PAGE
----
If the people one day wanted to live,

          

      then surely fate must submit.

       

         The night too shall end and,

   

             the chains shall break.6

 

It is fascinating and awesome for a line of poetry to have such resonance across many lands and times. Such power is a vindication of art. In a way, all artists strive for such an impact, but this desire hardly constitutes a role to be filled. Echabbi was anything but a political leader or activist. He was a romantic poet who lived with feelings and for feelings as he professed. This poet who sensed what his people are and could become. Seventy-three years later his conditional sentence—If the people one day wanted to live—became an affirmative one: The people want to...

 

There lies the importance of this effort—art. James Baldwin contends that:

 

The Poets (by which I mean all artists) are finally the only people who know the truth about us. Soldiers don’t, Statesmen don’t. Priests don’t. Union Leaders don’t. Only poets. (…) We know about the Oedipus complex not because of Freud but because of poet who lived in Greece thousands of years ago. And what he said then about what it was like to be alive is still true.7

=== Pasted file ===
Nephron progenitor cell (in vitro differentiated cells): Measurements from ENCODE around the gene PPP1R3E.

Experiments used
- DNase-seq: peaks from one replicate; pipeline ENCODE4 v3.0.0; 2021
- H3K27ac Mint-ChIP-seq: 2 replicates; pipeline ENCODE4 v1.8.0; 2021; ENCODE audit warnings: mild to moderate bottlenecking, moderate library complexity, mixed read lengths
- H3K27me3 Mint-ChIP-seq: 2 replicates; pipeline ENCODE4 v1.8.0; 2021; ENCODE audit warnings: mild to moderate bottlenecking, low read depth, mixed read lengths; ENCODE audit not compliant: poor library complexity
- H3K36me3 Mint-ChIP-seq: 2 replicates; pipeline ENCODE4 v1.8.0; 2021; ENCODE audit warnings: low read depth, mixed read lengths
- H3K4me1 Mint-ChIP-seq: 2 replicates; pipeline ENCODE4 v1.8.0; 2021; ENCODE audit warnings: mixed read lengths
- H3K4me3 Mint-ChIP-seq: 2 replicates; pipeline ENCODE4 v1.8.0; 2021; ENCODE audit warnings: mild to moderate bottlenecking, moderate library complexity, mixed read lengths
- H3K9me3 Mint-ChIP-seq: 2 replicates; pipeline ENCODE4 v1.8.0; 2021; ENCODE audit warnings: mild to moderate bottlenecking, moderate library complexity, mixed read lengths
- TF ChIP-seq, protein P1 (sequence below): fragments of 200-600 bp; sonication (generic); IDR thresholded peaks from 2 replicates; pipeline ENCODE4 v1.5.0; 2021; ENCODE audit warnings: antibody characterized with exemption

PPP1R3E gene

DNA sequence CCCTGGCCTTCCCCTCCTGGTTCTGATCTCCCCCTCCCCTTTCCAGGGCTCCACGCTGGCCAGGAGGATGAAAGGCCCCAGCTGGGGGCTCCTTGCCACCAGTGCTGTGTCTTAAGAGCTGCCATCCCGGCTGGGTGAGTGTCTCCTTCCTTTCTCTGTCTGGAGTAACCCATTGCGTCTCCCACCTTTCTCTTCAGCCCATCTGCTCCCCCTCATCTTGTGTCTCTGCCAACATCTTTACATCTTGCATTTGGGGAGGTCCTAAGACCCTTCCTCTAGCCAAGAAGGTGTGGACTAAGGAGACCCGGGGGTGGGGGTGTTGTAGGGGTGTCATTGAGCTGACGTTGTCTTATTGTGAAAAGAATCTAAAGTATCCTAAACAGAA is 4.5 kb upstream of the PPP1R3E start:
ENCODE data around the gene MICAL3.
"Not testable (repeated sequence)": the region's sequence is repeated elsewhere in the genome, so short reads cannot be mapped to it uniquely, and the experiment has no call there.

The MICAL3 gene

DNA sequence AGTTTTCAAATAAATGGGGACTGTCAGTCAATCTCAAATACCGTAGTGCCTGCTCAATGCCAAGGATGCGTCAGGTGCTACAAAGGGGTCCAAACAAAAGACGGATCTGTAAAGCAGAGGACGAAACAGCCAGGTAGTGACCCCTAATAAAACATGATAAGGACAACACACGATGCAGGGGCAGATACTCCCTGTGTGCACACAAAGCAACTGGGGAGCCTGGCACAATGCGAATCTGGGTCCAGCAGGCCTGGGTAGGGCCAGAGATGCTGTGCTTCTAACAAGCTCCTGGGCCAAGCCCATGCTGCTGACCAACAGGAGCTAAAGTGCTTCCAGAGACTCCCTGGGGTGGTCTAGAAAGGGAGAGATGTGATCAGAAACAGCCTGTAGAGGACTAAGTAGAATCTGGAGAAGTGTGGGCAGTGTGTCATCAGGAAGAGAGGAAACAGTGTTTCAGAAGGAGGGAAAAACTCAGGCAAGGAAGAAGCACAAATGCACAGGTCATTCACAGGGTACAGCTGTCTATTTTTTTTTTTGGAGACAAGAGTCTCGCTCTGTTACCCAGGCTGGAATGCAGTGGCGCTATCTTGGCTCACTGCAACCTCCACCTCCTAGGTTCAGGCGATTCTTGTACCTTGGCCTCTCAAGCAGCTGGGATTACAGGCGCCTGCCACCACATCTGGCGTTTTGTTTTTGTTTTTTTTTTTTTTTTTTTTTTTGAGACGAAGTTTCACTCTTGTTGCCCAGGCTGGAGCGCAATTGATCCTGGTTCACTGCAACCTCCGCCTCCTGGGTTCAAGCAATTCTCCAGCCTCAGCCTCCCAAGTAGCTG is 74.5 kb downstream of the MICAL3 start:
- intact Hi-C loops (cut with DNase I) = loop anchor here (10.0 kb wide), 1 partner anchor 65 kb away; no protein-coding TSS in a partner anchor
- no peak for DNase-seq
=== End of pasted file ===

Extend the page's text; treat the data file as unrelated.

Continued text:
The other point Baldwin makes in the same lecture is: “Art is here to bear, the fact that all safety is an illusion. In this sense, all artists are divorced from and even necessarily opposed to any system whatever.”8

 

The juxtaposition of “role” and “artist” implies that there is a neat world out there—a safe world—where each is assigned a role. Even that odd creature playing with stick is given a function. Why? Is it so threatening that such person has no role? The truth is that many of us, artists, die without having had the impact that Echabbi or Rilke achieved. Yet we do exist and go about life like artists. “Being an artist means: not numbering and counting, but ripening like a tree, which doesn’t force its sap, and stands confidently in the storms of spring, not afraid that afterward summer may not come.”9